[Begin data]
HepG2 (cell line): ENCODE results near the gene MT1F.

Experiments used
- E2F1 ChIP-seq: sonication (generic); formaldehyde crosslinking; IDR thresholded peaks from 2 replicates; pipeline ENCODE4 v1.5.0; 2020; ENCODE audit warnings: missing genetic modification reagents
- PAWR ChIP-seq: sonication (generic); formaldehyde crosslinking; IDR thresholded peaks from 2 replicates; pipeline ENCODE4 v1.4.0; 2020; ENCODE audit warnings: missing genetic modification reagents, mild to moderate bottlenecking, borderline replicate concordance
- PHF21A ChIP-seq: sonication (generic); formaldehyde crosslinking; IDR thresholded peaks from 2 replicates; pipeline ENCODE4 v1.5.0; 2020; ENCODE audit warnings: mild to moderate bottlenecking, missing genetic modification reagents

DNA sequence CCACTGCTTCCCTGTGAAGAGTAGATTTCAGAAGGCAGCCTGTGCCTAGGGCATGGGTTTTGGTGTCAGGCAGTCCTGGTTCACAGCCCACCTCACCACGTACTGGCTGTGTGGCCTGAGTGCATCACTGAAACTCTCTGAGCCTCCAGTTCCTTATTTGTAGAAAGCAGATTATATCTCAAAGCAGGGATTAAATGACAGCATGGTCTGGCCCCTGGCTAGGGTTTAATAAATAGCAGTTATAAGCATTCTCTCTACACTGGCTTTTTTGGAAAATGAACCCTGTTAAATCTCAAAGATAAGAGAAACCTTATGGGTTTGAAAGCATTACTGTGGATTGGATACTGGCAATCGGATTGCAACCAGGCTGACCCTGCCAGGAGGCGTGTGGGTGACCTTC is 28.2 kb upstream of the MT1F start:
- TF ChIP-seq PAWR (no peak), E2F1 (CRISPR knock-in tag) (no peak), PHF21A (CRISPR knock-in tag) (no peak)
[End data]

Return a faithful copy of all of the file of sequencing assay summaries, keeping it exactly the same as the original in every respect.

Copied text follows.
HepG2 (cell line): ENCODE results near the gene MT1F.

Experiments used
- E2F1 ChIP-seq: sonication (generic); formaldehyde crosslinking; IDR thresholded peaks from 2 replicates; pipeline ENCODE4 v1.5.0; 2020; ENCODE audit warnings: missing genetic modification reagents
- PAWR ChIP-seq: sonication (generic); formaldehyde crosslinking; IDR thresholded peaks from 2 replicates; pipeline ENCODE4 v1.4.0; 2020; ENCODE audit warnings: missing genetic modification reagents, mild to moderate bottlenecking, borderline replicate concordance
- PHF21A ChIP-seq: sonication (generic); formaldehyde crosslinking; IDR thresholded peaks from 2 replicates; pipeline ENCODE4 v1.5.0; 2020; ENCODE audit warnings: mild to moderate bottlenecking, missing genetic modification reagents

DNA sequence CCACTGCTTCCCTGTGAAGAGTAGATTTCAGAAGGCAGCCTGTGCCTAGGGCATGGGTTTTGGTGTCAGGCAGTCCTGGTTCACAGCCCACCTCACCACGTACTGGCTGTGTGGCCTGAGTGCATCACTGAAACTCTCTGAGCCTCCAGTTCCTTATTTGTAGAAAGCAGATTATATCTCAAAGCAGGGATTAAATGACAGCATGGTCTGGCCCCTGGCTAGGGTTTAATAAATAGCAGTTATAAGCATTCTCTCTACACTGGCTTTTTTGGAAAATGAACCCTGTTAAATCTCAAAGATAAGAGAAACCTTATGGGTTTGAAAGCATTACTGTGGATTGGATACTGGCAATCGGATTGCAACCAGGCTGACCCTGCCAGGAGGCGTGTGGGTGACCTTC is 28.2 kb upstream of the MT1F start:
- TF ChIP-seq PAWR (no peak), E2F1 (CRISPR knock-in tag) (no peak), PHF21A (CRISPR knock-in tag) (no peak)